Since Mayor de Blasio has upped the city’s MTA contribution, the administration is in a position to “exert pressure” on the MTA “to see that they are equitably serving the parts of the city that have traditionally been so under-served,” Trottenberg said. “That is very high on our agenda.”

Council members expressed skepticism that the MTA would pull through on outer-borough transit projects. Miller said that new Hudson Yards subway service, a capital project funded by the city, serves far fewer passengers per day than proposed projects in eastern Queens. “We want to make sure the services are being provided equitably, and I think right now they are not,” he said.

Bronx rep Jimmy Vacca urged Trottenberg to act urgently on improving express buses. “People in my district, and people in the Bronx, are asking for relief,” he told Trottenberg. “Now that we’re having this discussion, we can’t wait for long-term plans. We have to do what we can do now.”

Among the specific projects discussed was expansion of the MTA CityTicket program, which makes commuter rail tickets cheaper for city residents. The council is currently considering a resolution calling on the MTA to equalize the cost of commuter train travel within city limits with the cost of a subway ride.

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City Hall Wants Council Members to Beef Up “Bikes in Buildings” Bills

No matter how well you lock up your bike in NYC, if you leave it outside for any significant amount of time, you never know what will be left when you get back. For secure storage, nothing beats a spot inside. But thanks to a bizarre aversion to bicycles shared by many landlords and property managers, a large percentage of NYC buildings are de facto bike-free zones.

folding_bike_demo

Folding bikes are no bulkier than rolling luggage — and they’re fine in City Council chambers — so how come a lot of building managers don’t allow them in elevators? Photo: @juliakite

In 2009, the Bicycle Access to Buildings Law started to chip away at these restrictions by creating a legal mechanism for employees to win bicycle access to their workplaces. That law had its limitations, though, like a loophole that compelled some bike commuters to leave their ride at the office if the freight elevator was shut down for the day. This session, three bills have been introduced in the City Council to expand the guarantee of bike access to buildings.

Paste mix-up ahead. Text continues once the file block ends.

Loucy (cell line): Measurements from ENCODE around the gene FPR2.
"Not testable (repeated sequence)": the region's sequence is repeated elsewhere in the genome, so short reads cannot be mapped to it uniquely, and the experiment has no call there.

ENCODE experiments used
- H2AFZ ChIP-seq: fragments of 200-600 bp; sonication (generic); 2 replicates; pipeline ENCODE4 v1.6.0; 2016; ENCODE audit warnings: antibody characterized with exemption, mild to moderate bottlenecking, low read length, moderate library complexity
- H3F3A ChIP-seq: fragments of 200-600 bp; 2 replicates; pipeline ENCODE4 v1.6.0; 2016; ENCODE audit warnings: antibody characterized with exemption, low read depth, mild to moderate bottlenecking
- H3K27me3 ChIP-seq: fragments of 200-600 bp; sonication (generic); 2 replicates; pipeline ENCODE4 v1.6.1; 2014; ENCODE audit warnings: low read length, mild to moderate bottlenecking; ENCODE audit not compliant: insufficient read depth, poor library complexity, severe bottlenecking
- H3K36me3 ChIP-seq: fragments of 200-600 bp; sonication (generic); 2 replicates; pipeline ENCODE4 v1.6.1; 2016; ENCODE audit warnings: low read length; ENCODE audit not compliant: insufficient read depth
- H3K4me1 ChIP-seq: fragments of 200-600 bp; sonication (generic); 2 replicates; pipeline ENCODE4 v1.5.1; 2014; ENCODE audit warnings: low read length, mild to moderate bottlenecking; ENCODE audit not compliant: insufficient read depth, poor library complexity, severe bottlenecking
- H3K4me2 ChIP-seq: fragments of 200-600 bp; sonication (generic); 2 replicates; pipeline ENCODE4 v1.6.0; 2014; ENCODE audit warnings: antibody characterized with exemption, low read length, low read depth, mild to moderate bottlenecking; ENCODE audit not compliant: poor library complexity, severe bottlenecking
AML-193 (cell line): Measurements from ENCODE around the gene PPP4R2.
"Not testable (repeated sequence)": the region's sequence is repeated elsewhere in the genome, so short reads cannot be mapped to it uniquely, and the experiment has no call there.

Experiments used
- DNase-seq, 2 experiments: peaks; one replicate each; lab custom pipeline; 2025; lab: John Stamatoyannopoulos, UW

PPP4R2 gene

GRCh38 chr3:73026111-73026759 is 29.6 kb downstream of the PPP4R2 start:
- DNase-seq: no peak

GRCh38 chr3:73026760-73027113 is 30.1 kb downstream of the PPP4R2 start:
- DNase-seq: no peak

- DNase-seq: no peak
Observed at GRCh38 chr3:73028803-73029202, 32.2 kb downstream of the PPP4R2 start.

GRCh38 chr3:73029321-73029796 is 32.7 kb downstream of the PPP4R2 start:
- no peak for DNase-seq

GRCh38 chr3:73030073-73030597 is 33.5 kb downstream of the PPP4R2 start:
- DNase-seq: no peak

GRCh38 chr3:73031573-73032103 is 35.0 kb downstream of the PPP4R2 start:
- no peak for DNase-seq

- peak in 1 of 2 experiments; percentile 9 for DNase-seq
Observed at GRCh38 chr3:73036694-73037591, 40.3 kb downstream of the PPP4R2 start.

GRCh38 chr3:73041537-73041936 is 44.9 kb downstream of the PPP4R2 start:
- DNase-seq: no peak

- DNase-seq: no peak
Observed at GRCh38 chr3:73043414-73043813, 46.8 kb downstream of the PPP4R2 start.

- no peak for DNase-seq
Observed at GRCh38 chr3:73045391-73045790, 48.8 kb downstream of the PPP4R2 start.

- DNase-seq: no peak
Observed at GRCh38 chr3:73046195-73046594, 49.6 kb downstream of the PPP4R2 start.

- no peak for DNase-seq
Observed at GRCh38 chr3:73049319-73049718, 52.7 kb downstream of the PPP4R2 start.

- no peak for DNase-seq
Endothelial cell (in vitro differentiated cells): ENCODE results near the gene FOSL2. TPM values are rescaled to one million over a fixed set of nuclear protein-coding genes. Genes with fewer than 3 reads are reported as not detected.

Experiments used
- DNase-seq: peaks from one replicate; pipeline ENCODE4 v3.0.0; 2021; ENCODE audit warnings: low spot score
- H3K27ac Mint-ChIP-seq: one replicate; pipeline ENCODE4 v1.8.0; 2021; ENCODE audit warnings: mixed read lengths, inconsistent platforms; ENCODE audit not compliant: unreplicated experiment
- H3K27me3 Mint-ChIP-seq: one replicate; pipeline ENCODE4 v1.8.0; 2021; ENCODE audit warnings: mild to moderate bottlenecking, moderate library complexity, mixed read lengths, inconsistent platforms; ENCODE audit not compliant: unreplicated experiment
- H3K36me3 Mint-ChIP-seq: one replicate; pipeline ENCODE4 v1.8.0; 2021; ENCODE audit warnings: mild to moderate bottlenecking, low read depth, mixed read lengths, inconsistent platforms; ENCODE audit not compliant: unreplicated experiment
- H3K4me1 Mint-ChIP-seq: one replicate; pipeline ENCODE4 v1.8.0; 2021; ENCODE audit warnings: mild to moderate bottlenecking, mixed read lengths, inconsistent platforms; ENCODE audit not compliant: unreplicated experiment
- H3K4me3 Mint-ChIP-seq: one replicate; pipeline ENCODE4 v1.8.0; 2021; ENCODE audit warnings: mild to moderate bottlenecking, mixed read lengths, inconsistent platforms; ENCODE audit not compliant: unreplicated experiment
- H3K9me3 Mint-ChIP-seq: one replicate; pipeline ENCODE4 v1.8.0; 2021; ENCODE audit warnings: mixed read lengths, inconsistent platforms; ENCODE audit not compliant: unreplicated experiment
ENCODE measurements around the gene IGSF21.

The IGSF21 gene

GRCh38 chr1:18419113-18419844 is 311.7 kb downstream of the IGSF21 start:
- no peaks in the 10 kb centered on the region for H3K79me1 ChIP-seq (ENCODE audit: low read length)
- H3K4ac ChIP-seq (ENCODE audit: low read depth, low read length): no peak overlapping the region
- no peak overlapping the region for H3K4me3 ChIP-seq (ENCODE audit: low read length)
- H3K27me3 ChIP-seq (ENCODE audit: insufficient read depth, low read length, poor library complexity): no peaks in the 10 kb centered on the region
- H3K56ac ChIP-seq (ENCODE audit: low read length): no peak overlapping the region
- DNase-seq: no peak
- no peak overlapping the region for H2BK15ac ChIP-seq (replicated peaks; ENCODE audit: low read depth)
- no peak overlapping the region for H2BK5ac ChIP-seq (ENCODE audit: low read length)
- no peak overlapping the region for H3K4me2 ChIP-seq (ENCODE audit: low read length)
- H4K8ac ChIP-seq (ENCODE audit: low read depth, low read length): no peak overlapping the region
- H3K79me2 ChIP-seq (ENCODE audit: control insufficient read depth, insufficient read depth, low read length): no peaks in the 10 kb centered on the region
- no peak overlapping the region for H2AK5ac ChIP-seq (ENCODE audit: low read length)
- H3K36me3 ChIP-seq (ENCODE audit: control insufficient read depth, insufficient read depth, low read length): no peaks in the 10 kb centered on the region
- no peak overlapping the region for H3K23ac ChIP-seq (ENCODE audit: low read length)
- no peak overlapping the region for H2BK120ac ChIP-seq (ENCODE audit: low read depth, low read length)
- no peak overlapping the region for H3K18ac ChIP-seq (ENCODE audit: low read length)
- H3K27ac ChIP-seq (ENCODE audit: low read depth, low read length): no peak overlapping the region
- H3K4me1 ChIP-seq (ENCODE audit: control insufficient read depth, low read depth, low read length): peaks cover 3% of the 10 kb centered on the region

The bills appear to have a clear path forward, judging by a hearing on all three in the Housing and Buildings Committee yesterday. A representative from NYC DOT commended the legislation and wants the sponsors to strengthen their proposals, signaling City Hall’s general approval of the new bills.

One problem with the 2009 law is that even if a tenant successfully petitions for bike access to a building, there is no full guarantee. Building owners can deny access to passenger elevators entirely, and while access to freight elevators is required during operating hours, it’s common for buildings to cease operating their freight elevators long before most workers head home for the day. In a DOT survey of 209 tenants who had applied for bike access to their buildings, many said that limitations on freight elevator access were a significant hindrance, according to testimony delivered yesterday by DOT’s Michelle Craven.